The Secret of How Elephant Societies Remain Intact Despite the Poaching Crisis

As poachers target matriarchs, younger females are stepping up to take their place and maintain elephants’ complex social structures.
Two young females from different families interact while an older relative watches. (Photo: Shifra Goldenberg)
Dec 17, 2015· 1 MIN READ
Katharine Gammon has written for Nature, Wired, Discover, and Popular Science. A new mom, she lives in Santa Monica.

As global demand for illegal ivory soared last year, black market prices hit $1,500 per ounce, making elephant tusks more valuable than gold. The ongoing poaching epidemic resulted in the death of 100,000 elephants between 2010 and 2012.

Poachers target large males first, as they sport the biggest tusks, and then take out older females. That would seem to fracture elephants’ matriarchal society, but a new study finds that the pachyderms’ extended families are more resilient than was thought.

“The structure of elephant society is really complex, especially when it comes to females,” said Shifra Goldenberg, a doctoral student at Colorado State University, who coauthored the study published Thursday in the journal Current Biology. “As a female elephant, you’re rarely alone; you’re usually with your relatives and with your extended groups.”

The researchers wanted to know what happened when poachers removed older females from these intricate social structures. They reviewed 16 years of data on elephants that were part of a population in Kenya’s Samburu National Reserve maintained by the nonprofit group Save the Elephants. The data tracked which individual elephants (identified by ear shape, body markings, or other unique characteristics) were associating with other elephants. “Basically, we figured out groups of who was hanging out together,” said Goldenberg.

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Despite a turnover of about 70 percent in the elephant group, the researchers found that the animals’ social structure was maintained even when matriarchs were killed. That mainly happened when the middle-aged females—now the oldest in the group—stepped up to fill leadership roles.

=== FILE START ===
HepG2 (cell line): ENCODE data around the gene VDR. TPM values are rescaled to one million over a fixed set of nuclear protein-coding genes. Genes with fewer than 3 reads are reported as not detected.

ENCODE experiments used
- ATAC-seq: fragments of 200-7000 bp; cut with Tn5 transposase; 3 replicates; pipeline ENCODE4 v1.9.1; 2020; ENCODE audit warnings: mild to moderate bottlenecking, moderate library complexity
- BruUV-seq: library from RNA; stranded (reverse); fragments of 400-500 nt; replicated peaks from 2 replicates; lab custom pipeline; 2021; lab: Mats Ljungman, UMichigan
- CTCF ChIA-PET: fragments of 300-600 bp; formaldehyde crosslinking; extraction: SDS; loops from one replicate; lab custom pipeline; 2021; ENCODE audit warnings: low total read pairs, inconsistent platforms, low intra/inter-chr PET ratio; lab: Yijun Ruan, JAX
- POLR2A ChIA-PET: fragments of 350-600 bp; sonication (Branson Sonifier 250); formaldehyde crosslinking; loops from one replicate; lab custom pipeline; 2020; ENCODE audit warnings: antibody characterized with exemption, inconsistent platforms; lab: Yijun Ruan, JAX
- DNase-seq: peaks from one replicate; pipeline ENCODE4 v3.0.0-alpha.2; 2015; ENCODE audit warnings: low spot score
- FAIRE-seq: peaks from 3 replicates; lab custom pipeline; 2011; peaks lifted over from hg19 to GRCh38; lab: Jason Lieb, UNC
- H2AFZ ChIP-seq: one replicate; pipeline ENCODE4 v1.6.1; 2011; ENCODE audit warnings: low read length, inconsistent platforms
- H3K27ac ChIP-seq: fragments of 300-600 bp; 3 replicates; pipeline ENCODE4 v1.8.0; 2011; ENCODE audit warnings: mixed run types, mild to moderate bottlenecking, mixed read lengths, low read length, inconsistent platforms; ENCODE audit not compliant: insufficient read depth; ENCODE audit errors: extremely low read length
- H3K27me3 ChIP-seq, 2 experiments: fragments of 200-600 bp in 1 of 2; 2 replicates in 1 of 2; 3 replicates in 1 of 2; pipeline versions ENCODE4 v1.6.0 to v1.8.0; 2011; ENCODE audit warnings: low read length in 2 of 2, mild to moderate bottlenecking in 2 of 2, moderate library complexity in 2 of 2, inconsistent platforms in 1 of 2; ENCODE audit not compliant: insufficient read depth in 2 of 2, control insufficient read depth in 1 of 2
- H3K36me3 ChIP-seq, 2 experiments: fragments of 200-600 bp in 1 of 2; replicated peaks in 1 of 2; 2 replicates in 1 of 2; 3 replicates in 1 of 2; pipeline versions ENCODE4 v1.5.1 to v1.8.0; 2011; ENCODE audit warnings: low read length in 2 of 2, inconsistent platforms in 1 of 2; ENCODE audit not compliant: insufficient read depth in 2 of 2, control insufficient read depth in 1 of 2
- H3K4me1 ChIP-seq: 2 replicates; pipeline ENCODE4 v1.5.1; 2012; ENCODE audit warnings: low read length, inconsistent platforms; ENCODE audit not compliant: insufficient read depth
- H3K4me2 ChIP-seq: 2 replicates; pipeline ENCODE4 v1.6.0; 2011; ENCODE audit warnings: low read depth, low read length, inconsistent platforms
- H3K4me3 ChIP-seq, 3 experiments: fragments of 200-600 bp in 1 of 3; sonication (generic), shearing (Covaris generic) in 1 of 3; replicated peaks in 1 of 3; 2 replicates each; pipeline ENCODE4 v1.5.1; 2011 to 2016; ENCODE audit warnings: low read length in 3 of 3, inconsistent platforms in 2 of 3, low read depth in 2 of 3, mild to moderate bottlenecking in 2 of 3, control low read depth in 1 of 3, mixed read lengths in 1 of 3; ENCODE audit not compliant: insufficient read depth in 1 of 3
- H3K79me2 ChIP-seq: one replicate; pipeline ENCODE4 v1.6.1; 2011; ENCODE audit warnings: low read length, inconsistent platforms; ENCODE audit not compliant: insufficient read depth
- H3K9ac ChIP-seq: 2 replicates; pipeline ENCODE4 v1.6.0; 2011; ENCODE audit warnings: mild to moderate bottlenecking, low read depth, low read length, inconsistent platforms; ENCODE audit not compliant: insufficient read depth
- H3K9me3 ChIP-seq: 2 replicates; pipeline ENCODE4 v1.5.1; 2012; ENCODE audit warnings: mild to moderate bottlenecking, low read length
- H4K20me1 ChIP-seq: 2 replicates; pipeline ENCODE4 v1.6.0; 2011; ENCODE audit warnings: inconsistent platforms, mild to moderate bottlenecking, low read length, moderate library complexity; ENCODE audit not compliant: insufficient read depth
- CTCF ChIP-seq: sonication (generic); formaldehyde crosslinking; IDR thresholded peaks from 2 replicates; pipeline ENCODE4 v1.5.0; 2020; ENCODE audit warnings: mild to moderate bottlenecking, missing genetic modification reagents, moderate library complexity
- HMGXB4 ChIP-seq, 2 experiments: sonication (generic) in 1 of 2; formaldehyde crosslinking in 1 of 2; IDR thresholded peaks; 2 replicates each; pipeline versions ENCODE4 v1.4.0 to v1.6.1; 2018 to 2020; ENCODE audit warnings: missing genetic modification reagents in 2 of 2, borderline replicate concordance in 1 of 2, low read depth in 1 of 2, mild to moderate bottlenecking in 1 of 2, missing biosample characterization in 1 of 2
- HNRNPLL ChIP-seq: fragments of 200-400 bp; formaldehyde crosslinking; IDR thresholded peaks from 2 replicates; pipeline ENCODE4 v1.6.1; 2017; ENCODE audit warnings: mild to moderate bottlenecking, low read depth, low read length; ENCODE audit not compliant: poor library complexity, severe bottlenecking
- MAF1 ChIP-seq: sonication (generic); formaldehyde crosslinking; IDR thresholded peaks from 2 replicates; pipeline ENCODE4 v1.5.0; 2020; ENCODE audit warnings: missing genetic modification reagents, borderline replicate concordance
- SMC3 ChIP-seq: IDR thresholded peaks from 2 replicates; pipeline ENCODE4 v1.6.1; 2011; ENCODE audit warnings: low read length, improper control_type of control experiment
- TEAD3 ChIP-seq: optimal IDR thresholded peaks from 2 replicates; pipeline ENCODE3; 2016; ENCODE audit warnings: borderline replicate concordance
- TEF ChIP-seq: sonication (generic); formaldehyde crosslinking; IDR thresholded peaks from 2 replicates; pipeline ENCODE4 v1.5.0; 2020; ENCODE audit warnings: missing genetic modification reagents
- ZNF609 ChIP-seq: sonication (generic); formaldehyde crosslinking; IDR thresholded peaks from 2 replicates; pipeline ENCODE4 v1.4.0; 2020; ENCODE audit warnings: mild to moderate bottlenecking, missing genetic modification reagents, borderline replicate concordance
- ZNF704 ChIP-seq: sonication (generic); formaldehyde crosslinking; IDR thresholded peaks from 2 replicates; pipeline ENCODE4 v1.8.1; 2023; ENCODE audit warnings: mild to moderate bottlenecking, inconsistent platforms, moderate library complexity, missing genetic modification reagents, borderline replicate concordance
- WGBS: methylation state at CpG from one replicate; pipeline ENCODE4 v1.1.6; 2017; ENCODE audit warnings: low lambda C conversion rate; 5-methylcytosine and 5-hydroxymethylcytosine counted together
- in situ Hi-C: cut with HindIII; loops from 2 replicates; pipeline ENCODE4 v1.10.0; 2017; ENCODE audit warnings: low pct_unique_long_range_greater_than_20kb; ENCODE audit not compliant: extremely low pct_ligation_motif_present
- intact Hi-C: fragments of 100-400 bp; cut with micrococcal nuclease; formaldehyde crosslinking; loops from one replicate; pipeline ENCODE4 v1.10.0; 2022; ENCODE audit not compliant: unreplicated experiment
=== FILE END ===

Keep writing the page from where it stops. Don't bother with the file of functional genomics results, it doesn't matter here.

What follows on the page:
“It shows that elephants are socially resilient,” Goldenberg said. “In a highly social species, they depend on social bonds, so the fact that we haven’t seen social collapse is good news.”

She said that the younger females had enough social knowledge to recreate patterns they learned from their older female relatives

But there are other implications to losing the oldest females. It’s still not known how older females affect the survival of elephant calves, for instance. And there are other questions. “What are the other implications of losing your matriarch?” Goldenberg said. “Sure, these elephants are maintaining some kind of social structure, but what does it mean for their ranging patterns?”

Older females are also important information hubs for the group, carrying ecological knowledge from many years of experience—such as where to find distant water holes in times of drought or distinguishing threat calls from other types of communication. “We may see during a drought period that they don’t do as well,” said Goldenberg.

Elephants aren’t the only species that relies on a matriarch’s deep ecological experience. A study of orcas published in the journal Current Biology earlier this year found that in years when salmon stocks were low, older females were more likely to lead pods to find food.